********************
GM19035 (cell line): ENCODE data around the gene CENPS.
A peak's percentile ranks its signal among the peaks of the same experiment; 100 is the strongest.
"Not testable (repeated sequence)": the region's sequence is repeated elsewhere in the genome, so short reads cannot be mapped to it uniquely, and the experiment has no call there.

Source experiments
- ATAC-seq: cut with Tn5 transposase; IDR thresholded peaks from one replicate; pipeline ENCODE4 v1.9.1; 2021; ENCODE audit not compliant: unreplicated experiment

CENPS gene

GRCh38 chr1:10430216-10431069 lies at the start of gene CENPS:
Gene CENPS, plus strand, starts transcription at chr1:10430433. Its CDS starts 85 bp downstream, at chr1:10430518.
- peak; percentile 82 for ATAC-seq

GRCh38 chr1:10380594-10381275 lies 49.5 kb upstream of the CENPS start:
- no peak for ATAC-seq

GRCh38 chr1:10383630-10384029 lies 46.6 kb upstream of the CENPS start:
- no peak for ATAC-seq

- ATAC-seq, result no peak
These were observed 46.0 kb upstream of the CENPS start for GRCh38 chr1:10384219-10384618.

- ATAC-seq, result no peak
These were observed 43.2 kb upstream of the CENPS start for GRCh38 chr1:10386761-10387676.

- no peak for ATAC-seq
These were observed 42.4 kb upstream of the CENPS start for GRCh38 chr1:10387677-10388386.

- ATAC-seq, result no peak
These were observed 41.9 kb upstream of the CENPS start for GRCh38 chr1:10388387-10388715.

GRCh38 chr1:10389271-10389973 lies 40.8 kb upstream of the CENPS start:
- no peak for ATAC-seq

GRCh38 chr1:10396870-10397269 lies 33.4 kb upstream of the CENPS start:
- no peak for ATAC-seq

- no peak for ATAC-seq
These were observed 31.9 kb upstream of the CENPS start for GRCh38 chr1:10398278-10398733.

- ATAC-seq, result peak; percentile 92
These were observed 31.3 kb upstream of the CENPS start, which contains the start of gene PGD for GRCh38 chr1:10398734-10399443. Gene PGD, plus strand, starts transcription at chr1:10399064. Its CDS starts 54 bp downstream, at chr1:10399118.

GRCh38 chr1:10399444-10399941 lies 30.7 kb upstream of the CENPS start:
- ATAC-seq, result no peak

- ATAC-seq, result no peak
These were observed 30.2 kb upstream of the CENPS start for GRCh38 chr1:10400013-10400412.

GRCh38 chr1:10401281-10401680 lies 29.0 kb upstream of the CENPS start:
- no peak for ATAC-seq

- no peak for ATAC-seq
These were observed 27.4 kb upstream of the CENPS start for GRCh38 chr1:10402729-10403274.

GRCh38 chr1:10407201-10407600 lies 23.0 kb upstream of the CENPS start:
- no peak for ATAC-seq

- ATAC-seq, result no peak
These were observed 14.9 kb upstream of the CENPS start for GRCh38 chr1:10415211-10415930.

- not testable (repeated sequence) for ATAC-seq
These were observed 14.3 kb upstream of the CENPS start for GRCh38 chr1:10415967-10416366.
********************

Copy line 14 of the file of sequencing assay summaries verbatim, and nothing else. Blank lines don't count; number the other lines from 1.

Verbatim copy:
- ATAC-seq, result no peak